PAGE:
Published November 16, 2021

Michelle Nijhuis, author of Beloved Beasts: Fighting for Life in an Age of Extinction, is a journalist and project editor at The Atlantic, where she edits for the Planet section. Her work is published in a range of publications from National Geographic to the New York Times Magazine, and has won several national awards.

Get to know Michelle in this Q&A and then join us on Thursday, November 18 at 12 PM ET to hear her discuss her compelling work with moderator Oliver Milman. This virtual event is FREE to attend and open to the public. To attend, please register to take part on Zoom or simply make plans to watch the livestream on

Festival: Where did you draw inspiration for Beloved Beasts?

Nijhuis: As a biologist and a journalist, I’ve listened to a lot of bitter arguments over the protection of endangered species. Whether the species is a mouse or a bird, a fish or a flower, these controversies always seem to take place in a vacuum—as if no one has ever protected a species before, and there’s no experience to draw from. So I started to wonder how people first started trying to protect species they didn’t necessarily live alongside, and what those conservationists and their successors had learned over time. While I think many of us are familiar with a few famous conservationists—Rachel Carson, maybe Aldo Leopold—we rarely think about the modern conservation movement as a tradition. The people who built it collaborated, disagreed, and had successes and failures. I wanted to piece together their story and look at what we can learn from it today.

What are some challenges that you encountered in your writing process?

I was trying to tell a story that stretched over several continents and more than a century, so the biggest challenge was how to fit it into a reasonably sized book! I decided to focus on about a dozen people who stand at turning points in the conservation movement, then show how their lives and ideas intertwined. Some, like Carson, I already knew well. Others, like Rosalie Edge—a suffragist and conservationist who fought for the protection of birds of prey, which were considered pests in her time—were less familiar to me, and fascinating to get to know.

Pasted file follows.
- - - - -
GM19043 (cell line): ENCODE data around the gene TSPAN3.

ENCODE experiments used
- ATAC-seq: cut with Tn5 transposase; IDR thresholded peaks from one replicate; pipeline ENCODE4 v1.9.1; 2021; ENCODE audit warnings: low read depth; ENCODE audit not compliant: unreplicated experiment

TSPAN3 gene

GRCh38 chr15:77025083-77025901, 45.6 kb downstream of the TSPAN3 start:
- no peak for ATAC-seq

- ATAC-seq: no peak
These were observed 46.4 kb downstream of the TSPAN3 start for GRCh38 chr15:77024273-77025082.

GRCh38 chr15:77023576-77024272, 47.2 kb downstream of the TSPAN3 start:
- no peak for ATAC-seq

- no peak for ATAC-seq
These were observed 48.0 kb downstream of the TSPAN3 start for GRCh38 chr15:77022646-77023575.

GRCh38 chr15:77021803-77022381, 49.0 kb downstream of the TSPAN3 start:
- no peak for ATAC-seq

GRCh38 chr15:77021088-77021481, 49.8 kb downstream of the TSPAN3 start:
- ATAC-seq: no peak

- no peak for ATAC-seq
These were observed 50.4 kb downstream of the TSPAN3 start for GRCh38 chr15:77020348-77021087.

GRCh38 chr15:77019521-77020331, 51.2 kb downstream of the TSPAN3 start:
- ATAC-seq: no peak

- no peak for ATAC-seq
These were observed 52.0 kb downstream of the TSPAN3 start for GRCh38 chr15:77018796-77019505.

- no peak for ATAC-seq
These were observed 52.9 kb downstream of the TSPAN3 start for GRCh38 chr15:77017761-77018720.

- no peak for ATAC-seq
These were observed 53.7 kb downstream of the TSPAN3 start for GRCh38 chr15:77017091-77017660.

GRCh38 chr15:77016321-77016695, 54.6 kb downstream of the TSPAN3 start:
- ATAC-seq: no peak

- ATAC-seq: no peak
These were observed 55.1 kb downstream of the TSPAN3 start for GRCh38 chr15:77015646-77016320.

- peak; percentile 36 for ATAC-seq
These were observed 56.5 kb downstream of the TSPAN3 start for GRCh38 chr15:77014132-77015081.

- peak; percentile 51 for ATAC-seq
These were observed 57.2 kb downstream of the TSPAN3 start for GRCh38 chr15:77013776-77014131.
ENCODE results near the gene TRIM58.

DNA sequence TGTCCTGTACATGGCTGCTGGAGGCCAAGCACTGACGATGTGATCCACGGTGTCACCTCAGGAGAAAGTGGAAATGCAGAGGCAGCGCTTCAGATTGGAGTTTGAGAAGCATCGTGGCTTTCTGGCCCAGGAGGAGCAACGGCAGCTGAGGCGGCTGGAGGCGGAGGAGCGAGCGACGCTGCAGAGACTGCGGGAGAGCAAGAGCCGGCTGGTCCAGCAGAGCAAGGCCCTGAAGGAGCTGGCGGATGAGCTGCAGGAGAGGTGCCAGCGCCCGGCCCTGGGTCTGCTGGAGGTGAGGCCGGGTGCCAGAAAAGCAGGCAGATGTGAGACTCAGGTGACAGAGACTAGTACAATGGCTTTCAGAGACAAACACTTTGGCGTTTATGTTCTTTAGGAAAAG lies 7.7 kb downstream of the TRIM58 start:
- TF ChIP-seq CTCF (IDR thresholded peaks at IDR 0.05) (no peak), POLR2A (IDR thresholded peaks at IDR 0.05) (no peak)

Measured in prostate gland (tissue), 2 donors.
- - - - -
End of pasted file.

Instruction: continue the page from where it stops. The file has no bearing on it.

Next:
I also thought long and hard about how to show both the good and the bad of the modern conservation movement—to credit it for its accomplishments while being honest about the racism and elitism that is threaded through its history, and affects its work today. I wanted to write a history that was constructively critical, and I hope I accomplished that.

What types of preliminary research do you do before writing?

I’m a journalist, so I always want to be on the scene—even if the scene happened a century ago, which was the case for many of the events in this book! I found it so useful to spend time in places like the Leopold “shack”—the renovated chicken coop in rural Wisconsin where Aldo Leopold and his family spent their weekends. Those kinds of experiences gave me a sense of my subjects as busy, passionate people. I also spent quite a bit of time in archives with original documents, which were helpful not only because of the information they contained but for the hints they gave me about their writers’ personalities. You can sense a lot about a person from their handwritten letters.

What books are you currently reading or excited to read soon?

I just read and loved the memoir Fox and I by Catherine Raven and William di Canzio’s novel Alec, which continues the story of E.M. Forster’s Maurice. Next on my list is a recommendation from a friend—Shadowlands, Anthony McCann’s account of the 2016 armed occupation of the Malheur National Wildlife Refuge in southern Oregon. The right-wing extremism displayed during that standoff is rooted in some of the conservation controversies I’ve written about over the years, and in many ways it led directly to the insurrection at the Capitol on January 6. For me, the Malheur occupation was a shocking reminder that while conservation is about the way humans treat other species, it has at least as much to do with how we humans treat each other.

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